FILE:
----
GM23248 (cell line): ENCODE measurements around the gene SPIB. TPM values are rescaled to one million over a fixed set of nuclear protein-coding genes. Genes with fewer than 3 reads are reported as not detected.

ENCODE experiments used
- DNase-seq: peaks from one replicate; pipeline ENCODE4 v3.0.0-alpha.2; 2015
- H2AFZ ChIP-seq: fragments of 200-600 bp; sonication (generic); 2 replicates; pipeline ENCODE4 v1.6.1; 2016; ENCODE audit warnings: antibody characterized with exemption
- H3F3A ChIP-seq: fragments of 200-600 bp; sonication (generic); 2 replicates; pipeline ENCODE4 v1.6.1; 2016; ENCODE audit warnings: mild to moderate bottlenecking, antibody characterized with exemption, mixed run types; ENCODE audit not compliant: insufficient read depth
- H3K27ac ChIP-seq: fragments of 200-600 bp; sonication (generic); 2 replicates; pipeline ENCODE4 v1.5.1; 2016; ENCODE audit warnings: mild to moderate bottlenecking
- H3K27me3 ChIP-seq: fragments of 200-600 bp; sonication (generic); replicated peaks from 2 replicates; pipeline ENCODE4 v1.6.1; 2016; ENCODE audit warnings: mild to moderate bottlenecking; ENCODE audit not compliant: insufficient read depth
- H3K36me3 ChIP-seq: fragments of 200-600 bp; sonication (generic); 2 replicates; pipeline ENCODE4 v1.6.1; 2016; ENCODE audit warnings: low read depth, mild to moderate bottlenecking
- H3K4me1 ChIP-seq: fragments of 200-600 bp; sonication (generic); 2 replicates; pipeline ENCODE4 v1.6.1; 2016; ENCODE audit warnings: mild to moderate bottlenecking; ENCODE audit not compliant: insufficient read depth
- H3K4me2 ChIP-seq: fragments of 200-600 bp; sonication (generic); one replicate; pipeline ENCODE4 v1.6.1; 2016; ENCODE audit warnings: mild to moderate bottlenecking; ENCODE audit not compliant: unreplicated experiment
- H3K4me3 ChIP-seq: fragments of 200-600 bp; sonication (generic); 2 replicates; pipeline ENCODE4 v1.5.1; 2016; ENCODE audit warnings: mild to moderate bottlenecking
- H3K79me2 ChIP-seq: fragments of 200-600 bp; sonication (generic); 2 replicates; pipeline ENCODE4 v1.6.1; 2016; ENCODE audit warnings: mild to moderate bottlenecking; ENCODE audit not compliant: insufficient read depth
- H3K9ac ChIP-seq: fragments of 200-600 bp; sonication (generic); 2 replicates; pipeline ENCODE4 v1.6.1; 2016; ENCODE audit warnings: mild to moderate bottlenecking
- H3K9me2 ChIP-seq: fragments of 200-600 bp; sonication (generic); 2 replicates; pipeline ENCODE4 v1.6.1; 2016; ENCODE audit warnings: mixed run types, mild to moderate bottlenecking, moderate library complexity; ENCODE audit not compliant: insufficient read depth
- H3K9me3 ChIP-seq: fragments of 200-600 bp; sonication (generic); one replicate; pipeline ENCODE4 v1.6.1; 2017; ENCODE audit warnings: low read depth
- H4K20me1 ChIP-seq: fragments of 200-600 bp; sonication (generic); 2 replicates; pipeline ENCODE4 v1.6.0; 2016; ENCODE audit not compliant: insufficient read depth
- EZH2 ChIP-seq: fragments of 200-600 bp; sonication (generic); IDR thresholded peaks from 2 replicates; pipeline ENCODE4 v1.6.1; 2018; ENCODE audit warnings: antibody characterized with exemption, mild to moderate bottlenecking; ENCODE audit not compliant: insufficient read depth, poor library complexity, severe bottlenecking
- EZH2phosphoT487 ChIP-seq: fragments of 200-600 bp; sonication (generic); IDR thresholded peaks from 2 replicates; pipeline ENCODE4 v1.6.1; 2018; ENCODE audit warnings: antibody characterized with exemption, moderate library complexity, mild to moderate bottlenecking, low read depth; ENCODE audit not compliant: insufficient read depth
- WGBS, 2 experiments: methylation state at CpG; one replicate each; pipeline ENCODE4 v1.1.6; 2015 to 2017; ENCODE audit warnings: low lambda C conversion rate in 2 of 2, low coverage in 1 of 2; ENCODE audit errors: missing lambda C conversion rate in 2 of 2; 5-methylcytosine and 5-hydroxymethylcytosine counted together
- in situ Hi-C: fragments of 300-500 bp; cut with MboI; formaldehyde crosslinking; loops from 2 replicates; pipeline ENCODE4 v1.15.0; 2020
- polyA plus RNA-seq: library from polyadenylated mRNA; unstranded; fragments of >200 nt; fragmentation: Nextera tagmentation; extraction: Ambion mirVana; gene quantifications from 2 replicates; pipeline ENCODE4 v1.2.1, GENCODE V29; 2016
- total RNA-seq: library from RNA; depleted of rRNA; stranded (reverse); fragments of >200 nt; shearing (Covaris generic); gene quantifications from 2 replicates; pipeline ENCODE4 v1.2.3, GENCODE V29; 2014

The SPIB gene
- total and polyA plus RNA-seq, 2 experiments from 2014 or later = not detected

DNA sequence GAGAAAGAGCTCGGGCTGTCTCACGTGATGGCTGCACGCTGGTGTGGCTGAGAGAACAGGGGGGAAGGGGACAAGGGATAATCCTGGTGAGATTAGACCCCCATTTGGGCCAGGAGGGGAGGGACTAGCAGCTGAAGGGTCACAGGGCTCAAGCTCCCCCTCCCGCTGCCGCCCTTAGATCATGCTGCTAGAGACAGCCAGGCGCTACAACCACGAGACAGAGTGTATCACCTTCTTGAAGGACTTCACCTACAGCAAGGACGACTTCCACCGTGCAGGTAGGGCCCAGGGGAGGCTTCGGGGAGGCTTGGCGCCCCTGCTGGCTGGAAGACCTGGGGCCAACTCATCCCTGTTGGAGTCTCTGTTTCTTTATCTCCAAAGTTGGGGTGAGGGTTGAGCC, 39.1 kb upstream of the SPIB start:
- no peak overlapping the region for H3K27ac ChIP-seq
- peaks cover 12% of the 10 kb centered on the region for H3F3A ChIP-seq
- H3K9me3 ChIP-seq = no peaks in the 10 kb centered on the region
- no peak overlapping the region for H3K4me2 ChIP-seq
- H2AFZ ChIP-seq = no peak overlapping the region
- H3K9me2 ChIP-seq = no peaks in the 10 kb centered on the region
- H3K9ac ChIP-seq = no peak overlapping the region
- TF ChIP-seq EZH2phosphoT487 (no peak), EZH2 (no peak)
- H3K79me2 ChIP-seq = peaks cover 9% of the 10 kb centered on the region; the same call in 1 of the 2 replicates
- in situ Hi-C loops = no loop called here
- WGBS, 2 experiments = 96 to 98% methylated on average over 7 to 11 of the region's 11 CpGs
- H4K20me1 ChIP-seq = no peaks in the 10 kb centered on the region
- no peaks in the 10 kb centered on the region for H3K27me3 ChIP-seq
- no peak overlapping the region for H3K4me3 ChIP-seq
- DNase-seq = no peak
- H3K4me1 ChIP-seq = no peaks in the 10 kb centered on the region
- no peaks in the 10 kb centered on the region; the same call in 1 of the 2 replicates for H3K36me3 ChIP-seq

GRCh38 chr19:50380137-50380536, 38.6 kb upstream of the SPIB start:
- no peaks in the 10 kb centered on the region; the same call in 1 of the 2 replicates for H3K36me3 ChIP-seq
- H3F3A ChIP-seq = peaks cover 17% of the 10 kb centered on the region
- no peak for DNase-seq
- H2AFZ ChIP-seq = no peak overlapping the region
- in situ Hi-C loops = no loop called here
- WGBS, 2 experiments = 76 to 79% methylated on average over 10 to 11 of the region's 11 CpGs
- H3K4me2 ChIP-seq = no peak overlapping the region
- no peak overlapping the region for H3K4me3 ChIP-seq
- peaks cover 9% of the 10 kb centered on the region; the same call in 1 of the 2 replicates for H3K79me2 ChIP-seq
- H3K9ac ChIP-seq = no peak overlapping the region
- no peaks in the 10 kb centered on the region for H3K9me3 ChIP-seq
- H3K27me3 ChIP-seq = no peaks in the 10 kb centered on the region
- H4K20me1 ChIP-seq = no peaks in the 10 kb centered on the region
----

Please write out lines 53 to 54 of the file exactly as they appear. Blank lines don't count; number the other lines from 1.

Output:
- H3K9ac ChIP-seq = no peak overlapping the region
- no peaks in the 10 kb centered on the region for H3K9me3 ChIP-seq